Category Archives: Foreign affairs

Colyer an eyewitness to South Sudan’s growing crisis

colyerIn a sobering commentary in the Kansas City Star, physician and Lt. Gov. Jeff Colyer likened a difficult breech birth at an International Medical Corps clinic in South Sudan to the crisis of violence, famine and disease facing the new nation. The young woman had walked for miles after going into labor and before finding a ride and help at the clinic, but she and her 4-pound daughter survived, wrote Colyer, who recently spent two weeks in South Sudan. “Aside from recognizing the enormity of the potential calamity that awaits South Sudan and encouraging the peace process, important concrete steps are also needed,” he wrote. “These include: creating humanitarian corridors to ship more supplies to hard-hit areas, allowing U.N. forces to patrol cities like Malakal until local security is adequate so that humanitarian groups can effectively carry out their work, and allocating funds already committed to South Sudan by the international community next year for use this summer to ward off the looming threat of famine.”

Obama’s actions don’t match rhetoric on foreign policy

obamaosawatomie“If Putin can flout global rules with impunity, China will take full notice, and Iran will also,” columnist Trudy Rubin wrote. “If Obama wants foreign leaders to take him seriously, he must clarify how he will handle those who ignore international rules and coalitions. The world is watching what he does, not what he says.”

Clinton and Boeing had ‘mutually beneficial relationship’

Pakistan USHillary Clinton and Boeing shared a “mutually beneficial relationship” while she was U.S. secretary of state, the Washington Post reported. For example, Clinton pressed Russian government officials in 2009 to buy dozens of Boeing aircraft. Two months after Boeing won that contract, it announced a $900,000 contribution to the William J. Clinton Foundation to rebuild schools in Haiti. “Clinton functioned as a powerful ally for Boeing’s business interests at home and abroad, while Boeing has invested resources in causes beneficial to Clinton’s public and political image,” the Post reported.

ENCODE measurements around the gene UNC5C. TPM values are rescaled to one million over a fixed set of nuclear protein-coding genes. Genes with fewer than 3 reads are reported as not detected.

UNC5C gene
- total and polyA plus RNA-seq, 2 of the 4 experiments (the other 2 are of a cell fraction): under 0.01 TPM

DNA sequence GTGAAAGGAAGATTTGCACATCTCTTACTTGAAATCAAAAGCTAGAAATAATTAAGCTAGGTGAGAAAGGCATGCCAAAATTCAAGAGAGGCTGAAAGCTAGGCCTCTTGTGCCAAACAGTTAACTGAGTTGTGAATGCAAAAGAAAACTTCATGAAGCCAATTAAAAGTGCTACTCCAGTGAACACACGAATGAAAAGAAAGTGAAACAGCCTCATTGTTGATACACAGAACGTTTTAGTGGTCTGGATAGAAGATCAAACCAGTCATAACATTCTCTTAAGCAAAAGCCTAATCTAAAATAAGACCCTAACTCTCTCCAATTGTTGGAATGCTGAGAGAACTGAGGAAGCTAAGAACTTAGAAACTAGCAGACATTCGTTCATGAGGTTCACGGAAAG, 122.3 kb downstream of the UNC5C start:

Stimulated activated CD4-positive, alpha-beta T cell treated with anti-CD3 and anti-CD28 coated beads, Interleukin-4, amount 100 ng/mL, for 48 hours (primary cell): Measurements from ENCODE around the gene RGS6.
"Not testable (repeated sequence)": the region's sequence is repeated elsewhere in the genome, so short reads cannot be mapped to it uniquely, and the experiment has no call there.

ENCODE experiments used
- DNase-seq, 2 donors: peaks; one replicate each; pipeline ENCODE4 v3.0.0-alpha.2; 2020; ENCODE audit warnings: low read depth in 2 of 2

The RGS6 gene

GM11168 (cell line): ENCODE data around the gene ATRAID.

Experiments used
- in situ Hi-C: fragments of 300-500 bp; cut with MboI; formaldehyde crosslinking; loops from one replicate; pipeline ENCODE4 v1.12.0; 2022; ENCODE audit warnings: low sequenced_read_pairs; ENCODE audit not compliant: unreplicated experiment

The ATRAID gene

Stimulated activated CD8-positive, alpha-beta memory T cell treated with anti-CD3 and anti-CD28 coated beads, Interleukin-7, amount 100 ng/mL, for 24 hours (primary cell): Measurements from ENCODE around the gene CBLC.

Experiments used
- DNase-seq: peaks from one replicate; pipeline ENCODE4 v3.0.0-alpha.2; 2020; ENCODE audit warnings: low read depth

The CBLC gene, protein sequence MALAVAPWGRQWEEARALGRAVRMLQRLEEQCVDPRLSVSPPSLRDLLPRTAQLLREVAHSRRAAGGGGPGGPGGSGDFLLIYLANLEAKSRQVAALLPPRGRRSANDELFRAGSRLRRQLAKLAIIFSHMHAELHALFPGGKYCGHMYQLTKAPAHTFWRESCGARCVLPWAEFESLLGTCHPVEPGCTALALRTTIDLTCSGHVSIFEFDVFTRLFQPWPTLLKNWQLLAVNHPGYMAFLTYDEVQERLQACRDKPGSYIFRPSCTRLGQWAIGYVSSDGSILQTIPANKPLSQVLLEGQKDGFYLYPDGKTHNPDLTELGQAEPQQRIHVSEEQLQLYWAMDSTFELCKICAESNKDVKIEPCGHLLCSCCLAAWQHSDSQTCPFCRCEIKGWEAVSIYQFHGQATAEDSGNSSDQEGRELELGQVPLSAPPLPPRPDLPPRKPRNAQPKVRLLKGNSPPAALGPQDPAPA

Moran, Roberts should support treaty on disabilities

disabled3Any suspicion that the political right, after suffering a defeat on the debt ceiling and facing threats from business donors, is losing its clout can be dismissed by the fight over the United Nations Convention on the Rights of Persons With Disabilities,” wrote columnist Albert Hunt. One of the biggest champions of the treaty is Bob Dole, who said that it “would have passed by voice vote” if it had come up while he was still in the Senate. But now Dole is having trouble even convincing Kansas Sens. Jerry Moran and Pat Roberts to support it.

Selfie, handshake weren’t biggest news of the day

APTOPIX South Africa Mandela MemorialIt’s sad that a “selfie” picture of President Obama, British Prime Minister David Cameron and Denmark Prime Minister Helle Thorning-Schmidt dominated much of the discussion about former South African President Nelson Mandela’s memorial service Tuesday. Yes, the officials should have known better – as Cameron noted, “the TV cameras are always on.” Still, who really cares? The other, slightly more substantive debate was about whether Obama was wrong to shake hands with Cuban President Raul Castro. Some argued that the handshake could give the dictator some propaganda. But others argued that it would have been bigger news if Obama had snubbed Castro at the memorial of a man who modeled outreach and reconciliation.